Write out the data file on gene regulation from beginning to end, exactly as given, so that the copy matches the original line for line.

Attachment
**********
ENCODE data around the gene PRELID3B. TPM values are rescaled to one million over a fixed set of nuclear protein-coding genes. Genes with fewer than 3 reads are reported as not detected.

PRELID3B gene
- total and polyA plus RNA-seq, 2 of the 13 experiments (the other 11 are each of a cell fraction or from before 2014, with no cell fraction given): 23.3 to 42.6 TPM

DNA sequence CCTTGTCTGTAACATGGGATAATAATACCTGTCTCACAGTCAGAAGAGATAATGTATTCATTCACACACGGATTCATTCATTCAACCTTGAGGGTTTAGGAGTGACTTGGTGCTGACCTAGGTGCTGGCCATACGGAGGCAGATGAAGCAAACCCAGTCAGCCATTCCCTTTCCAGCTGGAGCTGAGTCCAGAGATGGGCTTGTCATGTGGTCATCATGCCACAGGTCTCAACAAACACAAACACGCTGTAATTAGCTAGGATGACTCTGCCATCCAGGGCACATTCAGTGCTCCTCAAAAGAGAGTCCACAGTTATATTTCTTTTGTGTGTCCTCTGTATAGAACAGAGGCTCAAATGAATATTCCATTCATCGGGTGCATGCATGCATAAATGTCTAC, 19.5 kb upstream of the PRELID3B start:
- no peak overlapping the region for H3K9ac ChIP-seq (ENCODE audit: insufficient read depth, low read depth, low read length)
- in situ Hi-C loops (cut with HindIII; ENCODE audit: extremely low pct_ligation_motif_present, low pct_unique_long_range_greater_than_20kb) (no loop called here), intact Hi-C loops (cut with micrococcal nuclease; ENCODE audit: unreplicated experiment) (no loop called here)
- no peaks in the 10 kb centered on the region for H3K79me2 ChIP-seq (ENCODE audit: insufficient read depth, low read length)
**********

ENCODE data around the gene PRELID3B. TPM values are rescaled to one million over a fixed set of nuclear protein-coding genes. Genes with fewer than 3 reads are reported as not detected.

PRELID3B gene
- total and polyA plus RNA-seq, 2 of the 13 experiments (the other 11 are each of a cell fraction or from before 2014, with no cell fraction given): 23.3 to 42.6 TPM

DNA sequence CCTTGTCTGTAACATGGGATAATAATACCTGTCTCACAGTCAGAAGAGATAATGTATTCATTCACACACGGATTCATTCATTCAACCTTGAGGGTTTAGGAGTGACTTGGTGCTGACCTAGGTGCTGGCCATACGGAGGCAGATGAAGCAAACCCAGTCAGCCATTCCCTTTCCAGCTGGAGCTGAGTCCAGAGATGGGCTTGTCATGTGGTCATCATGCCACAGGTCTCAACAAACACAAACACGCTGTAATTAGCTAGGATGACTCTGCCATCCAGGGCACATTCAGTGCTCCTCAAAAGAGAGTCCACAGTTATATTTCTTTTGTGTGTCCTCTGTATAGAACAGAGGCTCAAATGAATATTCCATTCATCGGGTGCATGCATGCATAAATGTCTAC, 19.5 kb upstream of the PRELID3B start:
- no peak overlapping the region for H3K9ac ChIP-seq (ENCODE audit: insufficient read depth, low read depth, low read length)
- in situ Hi-C loops (cut with HindIII; ENCODE audit: extremely low pct_ligation_motif_present, low pct_unique_long_range_greater_than_20kb) (no loop called here), intact Hi-C loops (cut with micrococcal nuclease; ENCODE audit: unreplicated experiment) (no loop called here)
- no peaks in the 10 kb centered on the region for H3K79me2 ChIP-seq (ENCODE audit: insufficient read depth, low read length)